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Re: Punishing the class for 1 kid's mistake

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  • aj4art
    I am sorry....but I am getting a little tired of everyone s feelings . Kids are no longer taught to man up...that things happen in their life which are out of
    Message 1 of 9 , Nov 1, 2010
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      I am sorry....but I am getting a little tired of everyone's "feelings". Kids are no longer taught to man up...that things happen in their life which are out of their control (or even that their actions have consequences!). How one responds to that kind of action is the key...Kids come up to me all day with' "He hurt my feelings....blah....blah...." WHAT are we teaching our children? Life happens, deal with it...know sometimes people don't make the right choices.... develop relationships with your students and you will know all about what happened.

      Want to teach empathy? Have your school bring in "Rachel's Challenge". It was very powerful.

      Amy (NY)
      --- In art_education@yahoogroups.com, Lauren <laurenrperlman@...> wrote:
      >
      > Well, punishing might or might not get them to admit who did it. But you are actually fortunate right now because you have the capability to teach the whole class a valuable life lesson in empathy.
      >
      > First, I would place a box on your desk or somewhere in the classroom.
      >
      > I would then ask the student whose painting got ruined to please write with you how s/he feels about what happened. How s/he felt in preparation to paint, while s/he painted, after s/he painted and after s/he saw what had happened. I would ask this child if it would be ok for you to read it out loud to the class.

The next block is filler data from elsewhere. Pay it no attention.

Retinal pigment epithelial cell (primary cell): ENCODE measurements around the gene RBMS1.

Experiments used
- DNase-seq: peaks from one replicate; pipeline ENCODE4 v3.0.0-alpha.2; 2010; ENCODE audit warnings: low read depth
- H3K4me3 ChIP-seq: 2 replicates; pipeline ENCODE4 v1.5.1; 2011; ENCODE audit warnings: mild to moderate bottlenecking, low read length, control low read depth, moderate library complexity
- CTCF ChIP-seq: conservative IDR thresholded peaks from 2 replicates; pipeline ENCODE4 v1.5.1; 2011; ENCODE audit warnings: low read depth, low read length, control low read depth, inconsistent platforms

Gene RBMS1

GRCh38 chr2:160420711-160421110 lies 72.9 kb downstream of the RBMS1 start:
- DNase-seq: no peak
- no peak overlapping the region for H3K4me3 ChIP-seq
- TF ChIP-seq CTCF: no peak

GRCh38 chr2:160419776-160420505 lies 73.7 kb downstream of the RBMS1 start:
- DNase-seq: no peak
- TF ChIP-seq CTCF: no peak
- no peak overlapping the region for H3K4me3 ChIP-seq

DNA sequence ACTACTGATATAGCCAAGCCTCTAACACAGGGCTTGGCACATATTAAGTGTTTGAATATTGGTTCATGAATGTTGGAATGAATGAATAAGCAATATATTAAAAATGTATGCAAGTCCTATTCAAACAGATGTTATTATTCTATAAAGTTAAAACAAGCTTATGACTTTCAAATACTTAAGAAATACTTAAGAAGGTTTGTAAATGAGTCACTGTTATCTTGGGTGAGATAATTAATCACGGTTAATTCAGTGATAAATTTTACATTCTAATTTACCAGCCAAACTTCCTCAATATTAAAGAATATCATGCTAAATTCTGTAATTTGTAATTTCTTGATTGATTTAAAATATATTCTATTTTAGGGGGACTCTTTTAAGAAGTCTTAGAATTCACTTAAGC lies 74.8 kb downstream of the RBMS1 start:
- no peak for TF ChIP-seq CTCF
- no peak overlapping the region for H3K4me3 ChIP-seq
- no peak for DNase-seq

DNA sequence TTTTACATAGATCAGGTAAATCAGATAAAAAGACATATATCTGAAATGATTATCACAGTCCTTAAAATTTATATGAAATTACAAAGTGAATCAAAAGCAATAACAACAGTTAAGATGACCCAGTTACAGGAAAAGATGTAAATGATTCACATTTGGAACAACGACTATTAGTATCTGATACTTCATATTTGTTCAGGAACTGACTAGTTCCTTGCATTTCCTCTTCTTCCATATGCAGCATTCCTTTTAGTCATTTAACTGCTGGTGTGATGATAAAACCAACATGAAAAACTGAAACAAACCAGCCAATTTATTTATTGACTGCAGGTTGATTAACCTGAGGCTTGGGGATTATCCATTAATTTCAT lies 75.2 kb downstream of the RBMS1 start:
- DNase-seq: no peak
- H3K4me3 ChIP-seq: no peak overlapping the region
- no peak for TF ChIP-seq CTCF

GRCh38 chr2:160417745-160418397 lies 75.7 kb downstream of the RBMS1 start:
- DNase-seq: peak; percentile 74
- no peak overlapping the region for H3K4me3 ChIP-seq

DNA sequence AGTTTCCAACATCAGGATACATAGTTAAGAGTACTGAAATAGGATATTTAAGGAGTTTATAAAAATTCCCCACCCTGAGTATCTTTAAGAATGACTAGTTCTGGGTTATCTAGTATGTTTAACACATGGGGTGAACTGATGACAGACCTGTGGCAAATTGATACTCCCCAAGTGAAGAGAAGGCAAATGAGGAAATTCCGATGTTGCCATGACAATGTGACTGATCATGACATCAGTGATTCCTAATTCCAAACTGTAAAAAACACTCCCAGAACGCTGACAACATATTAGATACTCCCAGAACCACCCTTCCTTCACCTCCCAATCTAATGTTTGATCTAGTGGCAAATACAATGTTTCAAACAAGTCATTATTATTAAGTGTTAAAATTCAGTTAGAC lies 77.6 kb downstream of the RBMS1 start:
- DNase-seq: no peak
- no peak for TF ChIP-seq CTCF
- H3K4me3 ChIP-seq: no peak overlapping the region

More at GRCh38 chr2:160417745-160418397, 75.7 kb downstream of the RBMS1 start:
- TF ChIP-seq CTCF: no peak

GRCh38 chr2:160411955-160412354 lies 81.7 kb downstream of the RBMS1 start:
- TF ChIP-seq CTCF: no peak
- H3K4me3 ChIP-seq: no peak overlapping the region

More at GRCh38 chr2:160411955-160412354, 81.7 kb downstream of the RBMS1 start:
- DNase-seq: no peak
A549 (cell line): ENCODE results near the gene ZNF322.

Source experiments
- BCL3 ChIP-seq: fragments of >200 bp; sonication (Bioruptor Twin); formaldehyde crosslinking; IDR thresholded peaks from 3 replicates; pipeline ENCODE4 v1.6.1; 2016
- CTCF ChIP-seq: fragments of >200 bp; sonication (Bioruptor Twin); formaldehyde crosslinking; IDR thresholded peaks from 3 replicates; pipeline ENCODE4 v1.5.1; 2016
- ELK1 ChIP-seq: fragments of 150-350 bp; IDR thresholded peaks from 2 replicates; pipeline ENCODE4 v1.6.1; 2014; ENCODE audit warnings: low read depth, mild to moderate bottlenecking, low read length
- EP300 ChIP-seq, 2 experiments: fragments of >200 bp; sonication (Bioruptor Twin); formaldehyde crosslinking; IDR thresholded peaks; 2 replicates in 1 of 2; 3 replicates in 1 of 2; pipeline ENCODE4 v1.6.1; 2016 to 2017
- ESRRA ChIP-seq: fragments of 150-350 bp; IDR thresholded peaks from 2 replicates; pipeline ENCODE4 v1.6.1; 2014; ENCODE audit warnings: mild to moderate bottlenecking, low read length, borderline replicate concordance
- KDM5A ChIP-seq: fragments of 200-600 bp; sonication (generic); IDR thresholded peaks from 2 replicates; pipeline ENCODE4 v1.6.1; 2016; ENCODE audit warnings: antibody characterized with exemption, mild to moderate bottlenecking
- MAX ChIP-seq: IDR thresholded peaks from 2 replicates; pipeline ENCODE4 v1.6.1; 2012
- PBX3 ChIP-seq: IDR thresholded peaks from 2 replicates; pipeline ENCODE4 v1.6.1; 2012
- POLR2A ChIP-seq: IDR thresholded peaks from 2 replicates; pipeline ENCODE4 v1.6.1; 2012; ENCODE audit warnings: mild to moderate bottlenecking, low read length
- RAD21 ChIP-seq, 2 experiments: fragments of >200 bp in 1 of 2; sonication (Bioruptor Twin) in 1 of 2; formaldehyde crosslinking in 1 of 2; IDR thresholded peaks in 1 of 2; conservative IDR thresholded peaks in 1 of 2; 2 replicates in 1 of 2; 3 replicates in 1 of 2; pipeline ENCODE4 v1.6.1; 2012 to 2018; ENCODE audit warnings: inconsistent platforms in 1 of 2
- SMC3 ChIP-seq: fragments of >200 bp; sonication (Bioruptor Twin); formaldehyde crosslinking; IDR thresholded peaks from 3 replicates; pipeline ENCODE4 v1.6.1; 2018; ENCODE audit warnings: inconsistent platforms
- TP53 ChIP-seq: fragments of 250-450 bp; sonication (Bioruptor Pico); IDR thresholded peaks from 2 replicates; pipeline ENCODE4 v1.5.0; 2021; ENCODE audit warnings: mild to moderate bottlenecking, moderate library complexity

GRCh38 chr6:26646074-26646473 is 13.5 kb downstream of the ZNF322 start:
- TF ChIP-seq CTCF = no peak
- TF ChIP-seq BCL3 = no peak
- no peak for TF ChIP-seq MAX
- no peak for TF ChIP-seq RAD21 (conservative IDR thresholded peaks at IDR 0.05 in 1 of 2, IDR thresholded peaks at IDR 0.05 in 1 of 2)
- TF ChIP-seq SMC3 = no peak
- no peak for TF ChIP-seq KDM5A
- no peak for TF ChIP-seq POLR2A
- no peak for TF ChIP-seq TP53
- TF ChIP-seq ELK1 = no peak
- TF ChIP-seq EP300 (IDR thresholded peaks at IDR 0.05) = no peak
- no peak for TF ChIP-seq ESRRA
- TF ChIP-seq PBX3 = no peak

> I would then open the discussion up to the children...... Not about pointing fingers but why, based on how the child prepared, worked, and was then robbed of that feeling of success.....why this was such a hurtful thing.
      >
      > I would then do two things: discuss the box, which is a safe place for any child to confess what s/he did.
      >
      > I would also remind the class that they are a community. As a community, it is their responsibility to keep others safe and to help them if something bad occured.
      >
      > The class can then talk things through with the child on how they could rectify this. Can they mix the same colors from the original painting so the child could start again?Does the child want help or company as s/he paints the work of art again?
      >
      > Most of all, the children need to be taught that if a bully is doing the wrong thing,there are ways in which they could stand up for what is right......and perhaps they could think to do this next time.
      > Don't lose out on this teachable moment!
      >
      >
      >
      > Lauren R. Perlman
      > Founder/Director
      > Mummies and Masterpieces
      > mummiesandmasterpieces.com
      >
      >
      > Sent from my iPhone
      >
      > On Oct 31, 2010, at 1:10 AM, "badazz33" <badazz33@...> wrote:
      >
      > Hello, on friday i had an incident happen at the end of the day, in my last class of the day, i had a student smear paint all over another students painting and no one seems to want to tell who did it, how do i punish them to find out, or should i say, how do i get them to tell me who it was so we can get through this? any suggestions?
      >
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